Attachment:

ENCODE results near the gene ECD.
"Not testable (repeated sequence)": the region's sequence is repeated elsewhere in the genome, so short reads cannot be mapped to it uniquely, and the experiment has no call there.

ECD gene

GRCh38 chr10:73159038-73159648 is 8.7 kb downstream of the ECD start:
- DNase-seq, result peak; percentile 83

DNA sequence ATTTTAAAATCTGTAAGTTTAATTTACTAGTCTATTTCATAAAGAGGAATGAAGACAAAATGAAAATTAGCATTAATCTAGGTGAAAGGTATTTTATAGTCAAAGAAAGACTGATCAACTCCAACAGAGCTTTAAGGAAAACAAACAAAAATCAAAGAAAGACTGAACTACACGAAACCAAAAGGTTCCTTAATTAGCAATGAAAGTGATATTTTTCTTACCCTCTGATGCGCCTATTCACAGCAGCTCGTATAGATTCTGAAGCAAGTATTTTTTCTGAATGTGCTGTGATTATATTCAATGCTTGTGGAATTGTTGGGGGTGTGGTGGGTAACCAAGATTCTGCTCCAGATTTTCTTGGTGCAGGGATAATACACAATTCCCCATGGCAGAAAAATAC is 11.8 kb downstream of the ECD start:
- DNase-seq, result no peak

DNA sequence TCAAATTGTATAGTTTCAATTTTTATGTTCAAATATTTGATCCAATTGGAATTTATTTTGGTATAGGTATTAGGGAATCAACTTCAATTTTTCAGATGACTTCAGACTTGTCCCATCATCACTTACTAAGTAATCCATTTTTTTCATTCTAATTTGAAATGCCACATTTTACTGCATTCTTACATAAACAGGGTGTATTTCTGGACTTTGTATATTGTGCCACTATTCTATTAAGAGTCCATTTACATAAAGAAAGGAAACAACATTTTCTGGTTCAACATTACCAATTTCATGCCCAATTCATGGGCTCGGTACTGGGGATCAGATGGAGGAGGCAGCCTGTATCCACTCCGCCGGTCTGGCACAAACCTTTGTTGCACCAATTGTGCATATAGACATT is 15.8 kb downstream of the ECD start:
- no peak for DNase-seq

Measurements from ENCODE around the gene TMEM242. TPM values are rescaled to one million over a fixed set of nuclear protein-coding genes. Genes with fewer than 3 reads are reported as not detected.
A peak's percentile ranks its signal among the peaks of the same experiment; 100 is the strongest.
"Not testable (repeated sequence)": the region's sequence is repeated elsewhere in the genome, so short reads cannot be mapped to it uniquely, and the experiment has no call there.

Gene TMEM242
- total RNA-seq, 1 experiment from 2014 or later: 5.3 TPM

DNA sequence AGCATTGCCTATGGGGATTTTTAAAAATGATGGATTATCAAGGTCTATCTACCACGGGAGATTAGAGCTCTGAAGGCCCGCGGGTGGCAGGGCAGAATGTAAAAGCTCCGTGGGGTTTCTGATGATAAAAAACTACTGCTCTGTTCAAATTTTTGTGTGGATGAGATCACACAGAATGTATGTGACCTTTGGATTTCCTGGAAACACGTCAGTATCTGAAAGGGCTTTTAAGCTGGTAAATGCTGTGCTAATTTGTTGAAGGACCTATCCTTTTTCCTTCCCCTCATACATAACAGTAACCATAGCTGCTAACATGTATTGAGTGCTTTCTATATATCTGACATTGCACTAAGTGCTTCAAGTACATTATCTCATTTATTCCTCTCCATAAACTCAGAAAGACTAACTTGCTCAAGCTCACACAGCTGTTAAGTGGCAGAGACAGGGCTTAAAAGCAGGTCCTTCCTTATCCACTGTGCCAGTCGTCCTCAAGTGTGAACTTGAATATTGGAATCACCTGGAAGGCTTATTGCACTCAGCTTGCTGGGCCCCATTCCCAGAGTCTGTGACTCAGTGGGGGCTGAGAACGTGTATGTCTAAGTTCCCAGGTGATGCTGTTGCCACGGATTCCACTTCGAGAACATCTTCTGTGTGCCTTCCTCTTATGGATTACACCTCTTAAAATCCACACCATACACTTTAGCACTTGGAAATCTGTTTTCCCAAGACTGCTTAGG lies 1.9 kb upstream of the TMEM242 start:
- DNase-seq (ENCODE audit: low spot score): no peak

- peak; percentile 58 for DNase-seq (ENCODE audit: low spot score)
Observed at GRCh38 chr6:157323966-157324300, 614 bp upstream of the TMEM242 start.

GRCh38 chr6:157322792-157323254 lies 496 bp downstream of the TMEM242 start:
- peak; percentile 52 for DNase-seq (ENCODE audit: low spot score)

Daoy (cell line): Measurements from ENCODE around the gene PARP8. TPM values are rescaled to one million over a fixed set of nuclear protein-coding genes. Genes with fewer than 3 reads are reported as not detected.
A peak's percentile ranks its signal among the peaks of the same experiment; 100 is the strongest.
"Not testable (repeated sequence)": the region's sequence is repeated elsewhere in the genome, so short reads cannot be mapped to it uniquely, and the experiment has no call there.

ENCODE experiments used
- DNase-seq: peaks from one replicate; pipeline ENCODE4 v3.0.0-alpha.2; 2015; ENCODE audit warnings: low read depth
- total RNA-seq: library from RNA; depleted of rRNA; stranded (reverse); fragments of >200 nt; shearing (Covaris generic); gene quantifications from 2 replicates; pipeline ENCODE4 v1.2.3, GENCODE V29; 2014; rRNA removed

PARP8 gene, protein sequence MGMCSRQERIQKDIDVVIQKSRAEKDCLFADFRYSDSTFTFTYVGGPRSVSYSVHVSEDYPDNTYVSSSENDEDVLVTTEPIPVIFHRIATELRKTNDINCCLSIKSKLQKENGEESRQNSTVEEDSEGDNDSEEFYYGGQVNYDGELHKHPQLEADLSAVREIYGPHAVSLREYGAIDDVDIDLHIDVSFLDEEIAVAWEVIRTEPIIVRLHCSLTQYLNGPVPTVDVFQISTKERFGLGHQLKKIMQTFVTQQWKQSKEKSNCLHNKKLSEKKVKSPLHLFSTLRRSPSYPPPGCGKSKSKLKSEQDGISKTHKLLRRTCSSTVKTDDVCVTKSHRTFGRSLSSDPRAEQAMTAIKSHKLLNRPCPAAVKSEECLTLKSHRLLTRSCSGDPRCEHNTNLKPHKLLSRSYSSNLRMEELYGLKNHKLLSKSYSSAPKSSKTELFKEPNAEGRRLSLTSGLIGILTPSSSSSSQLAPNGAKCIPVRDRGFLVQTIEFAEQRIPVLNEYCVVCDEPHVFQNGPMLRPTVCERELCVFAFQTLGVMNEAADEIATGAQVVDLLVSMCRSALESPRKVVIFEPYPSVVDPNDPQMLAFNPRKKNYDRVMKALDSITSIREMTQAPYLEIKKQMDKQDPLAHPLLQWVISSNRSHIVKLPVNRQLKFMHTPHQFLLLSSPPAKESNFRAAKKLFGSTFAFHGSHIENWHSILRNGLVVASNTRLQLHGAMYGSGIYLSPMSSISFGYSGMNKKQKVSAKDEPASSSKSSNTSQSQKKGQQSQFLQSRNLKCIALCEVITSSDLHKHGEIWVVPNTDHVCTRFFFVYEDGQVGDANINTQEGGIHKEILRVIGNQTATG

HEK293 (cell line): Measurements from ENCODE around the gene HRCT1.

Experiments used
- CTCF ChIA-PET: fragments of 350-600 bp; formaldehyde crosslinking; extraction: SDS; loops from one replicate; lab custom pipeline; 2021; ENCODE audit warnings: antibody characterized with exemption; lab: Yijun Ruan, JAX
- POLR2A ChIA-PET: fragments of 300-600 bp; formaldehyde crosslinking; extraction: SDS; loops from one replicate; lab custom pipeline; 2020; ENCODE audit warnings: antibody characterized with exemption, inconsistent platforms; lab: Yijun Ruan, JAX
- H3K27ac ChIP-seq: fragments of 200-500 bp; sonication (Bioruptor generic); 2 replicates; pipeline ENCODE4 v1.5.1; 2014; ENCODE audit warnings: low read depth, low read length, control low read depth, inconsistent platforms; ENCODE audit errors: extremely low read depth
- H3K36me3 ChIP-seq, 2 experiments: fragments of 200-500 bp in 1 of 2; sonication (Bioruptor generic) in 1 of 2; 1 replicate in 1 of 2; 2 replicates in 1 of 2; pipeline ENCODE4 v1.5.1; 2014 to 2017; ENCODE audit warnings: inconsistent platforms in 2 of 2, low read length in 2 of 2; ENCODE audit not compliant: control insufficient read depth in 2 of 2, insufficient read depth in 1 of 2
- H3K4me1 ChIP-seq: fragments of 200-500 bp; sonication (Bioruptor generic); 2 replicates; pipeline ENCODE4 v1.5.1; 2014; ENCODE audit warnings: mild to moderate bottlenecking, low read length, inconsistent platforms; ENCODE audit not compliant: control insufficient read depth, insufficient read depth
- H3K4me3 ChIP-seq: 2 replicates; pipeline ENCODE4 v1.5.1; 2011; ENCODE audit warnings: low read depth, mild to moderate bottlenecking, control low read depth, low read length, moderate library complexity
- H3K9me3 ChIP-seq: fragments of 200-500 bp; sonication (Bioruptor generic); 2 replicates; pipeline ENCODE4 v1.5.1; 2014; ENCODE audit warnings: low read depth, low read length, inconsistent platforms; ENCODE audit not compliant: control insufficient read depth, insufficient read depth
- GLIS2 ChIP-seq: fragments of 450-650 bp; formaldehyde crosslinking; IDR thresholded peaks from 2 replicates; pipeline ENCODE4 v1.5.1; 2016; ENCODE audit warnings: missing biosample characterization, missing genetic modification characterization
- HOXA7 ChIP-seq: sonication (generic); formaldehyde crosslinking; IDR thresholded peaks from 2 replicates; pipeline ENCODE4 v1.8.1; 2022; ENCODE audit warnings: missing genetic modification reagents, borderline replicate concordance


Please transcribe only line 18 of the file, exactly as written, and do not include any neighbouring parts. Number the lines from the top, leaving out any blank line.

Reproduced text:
Observed at GRCh38 chr6:157323966-157324300, 614 bp upstream of the TMEM242 start.